Morton was actually not the final leg of this railroad.  A short spur runs southeast of Morton about 2 miles to a mill and
then another dozen or so miles into the woods as logging line.  Today, you can still see the remains of that line.   Several
interesting switches and rail remains do remain as well as other parts of the line that I have not yet had a chance to
explore.   I believe the line from Morton, to the southeast is the Kosmos Timber Company Railroad, which built the line in
1935, and used it's own tracks and locomotives to move logs out of the local woods.  The operation was based out of a
town called Kosmos that was abandoned when Riffe lake was created by dam construction.

On October 10, 2005, the depot was finally moved to its new home just a few blocks away on Fairhart Way in Morton.   
Auburn based Shaughnessy lifted the depot off its foundation and moved the depot successfully.   Future plans are to
restore the depot over the next year or so and then possibly serve Mt. Rainer Scenic Railroad Trains that might come
down to Morton.   The depot will become the new center piece to the revitalized downtown Morton Community and will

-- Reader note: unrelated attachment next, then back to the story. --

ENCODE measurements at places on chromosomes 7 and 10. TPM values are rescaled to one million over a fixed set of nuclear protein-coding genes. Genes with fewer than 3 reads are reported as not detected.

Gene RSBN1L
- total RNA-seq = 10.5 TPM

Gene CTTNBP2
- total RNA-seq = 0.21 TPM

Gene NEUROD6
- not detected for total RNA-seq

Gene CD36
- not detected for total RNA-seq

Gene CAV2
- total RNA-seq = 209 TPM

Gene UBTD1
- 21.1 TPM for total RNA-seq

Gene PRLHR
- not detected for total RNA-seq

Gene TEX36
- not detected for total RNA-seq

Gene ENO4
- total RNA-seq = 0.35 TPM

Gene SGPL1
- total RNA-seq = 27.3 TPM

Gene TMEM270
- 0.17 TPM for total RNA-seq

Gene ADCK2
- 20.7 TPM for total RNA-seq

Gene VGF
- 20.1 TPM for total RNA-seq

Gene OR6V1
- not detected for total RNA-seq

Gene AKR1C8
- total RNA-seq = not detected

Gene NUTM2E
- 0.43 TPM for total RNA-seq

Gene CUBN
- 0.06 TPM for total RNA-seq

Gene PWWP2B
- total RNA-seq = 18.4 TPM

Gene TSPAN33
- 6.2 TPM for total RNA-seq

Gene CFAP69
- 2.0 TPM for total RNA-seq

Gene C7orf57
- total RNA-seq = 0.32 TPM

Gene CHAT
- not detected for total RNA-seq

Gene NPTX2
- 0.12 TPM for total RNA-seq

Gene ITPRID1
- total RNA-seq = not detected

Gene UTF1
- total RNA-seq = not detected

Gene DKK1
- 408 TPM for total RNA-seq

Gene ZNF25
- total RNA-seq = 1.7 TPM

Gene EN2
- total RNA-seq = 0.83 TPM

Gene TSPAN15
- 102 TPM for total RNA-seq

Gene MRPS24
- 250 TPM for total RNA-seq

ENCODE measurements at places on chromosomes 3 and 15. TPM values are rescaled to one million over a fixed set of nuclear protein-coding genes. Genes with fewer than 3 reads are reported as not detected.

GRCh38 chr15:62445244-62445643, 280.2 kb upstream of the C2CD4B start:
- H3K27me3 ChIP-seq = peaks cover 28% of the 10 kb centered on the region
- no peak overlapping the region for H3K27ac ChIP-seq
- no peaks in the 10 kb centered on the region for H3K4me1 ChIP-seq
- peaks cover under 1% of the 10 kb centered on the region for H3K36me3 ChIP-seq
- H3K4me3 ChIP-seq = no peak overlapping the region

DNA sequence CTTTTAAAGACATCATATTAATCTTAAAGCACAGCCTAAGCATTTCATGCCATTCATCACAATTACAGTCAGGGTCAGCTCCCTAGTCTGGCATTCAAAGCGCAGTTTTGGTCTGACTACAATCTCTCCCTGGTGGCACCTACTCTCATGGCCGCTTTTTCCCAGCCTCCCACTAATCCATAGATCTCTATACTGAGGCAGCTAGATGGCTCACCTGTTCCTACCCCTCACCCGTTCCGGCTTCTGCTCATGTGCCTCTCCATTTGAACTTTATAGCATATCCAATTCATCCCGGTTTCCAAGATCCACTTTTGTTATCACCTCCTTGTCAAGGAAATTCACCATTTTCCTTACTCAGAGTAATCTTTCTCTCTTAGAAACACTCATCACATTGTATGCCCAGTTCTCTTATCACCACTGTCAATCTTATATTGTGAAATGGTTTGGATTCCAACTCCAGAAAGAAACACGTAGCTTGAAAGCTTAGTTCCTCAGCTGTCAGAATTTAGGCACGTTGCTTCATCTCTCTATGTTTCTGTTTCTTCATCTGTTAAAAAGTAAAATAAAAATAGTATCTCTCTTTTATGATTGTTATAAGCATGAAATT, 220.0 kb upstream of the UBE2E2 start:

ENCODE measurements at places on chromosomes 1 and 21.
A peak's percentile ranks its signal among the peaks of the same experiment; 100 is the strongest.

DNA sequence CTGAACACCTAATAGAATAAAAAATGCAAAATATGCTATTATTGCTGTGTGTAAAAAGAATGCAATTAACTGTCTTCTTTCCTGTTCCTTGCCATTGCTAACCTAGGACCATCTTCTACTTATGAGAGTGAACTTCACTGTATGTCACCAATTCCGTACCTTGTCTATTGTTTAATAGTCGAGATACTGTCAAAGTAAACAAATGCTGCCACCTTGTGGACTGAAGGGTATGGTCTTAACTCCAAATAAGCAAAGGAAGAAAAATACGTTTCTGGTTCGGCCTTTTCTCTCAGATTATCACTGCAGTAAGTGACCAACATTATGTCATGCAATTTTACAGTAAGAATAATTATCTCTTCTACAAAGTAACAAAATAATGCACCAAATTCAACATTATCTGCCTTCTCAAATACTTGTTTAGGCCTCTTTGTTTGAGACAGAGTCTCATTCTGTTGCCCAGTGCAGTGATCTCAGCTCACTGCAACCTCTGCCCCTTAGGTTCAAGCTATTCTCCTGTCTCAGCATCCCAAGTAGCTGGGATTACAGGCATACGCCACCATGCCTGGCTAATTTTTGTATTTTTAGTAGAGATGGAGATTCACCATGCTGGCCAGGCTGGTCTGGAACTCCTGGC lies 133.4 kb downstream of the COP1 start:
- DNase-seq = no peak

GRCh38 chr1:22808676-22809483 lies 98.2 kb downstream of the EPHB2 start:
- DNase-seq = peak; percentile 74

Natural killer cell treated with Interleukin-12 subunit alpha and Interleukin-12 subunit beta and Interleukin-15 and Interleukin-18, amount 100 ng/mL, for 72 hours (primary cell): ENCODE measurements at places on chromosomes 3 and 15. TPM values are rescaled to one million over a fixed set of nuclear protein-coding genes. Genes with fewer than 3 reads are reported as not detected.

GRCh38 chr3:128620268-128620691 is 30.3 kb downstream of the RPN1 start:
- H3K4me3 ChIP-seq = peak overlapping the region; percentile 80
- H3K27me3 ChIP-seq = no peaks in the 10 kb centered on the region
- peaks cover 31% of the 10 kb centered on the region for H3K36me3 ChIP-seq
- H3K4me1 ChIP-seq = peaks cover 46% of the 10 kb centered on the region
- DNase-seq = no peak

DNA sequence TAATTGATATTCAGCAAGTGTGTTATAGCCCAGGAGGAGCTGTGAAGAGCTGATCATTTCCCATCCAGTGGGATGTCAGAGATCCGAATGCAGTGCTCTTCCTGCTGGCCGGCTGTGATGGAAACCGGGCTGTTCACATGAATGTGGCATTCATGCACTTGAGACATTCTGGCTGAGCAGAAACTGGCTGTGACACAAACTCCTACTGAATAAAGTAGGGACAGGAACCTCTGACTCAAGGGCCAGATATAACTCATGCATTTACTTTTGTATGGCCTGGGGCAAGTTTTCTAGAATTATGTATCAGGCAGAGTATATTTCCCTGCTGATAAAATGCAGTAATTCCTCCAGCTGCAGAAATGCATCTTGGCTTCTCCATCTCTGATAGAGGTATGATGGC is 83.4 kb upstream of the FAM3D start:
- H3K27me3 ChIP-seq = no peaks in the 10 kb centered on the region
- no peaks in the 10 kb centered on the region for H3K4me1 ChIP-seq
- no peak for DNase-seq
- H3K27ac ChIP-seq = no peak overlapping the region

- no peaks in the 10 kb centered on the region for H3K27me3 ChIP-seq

hopefully last for many more years for future generations.
Map showing the location of the Morton Depot and old logging spur.   The guard of a local mill told us that there were plans to move the
Depot, but I haven't been able to find any details to confirm this.
The above and below pictures of the Depot were taken when John and I visited the area in late 2002.   Note my Toyota 4x4 in the picture on
the left.  Photos:  Spring, 2002
John at the switch in the
Depot railyard (or what's
left of it.)  The switch
probably controlled traffic
that would have crossed
the highway and headed
southeast to the logging
spur.  Photo: 2002
The outside is in fairly
poor condition, but not
Photo: 2002
The inside is in fairly good shape for being abandoned for so
long.   I'm not sure if any efforts were untaken to restore the
interior since it was abandoned.   These pictures were taken
from the outside through the window as the Depot is locked
up and guarded by the security of the mill behind the Depot.
Photos:  Spring, 2002
From the Depot, you can
see the highway crossing
to the old logging spur.
Photos: 2002
This is the logging spur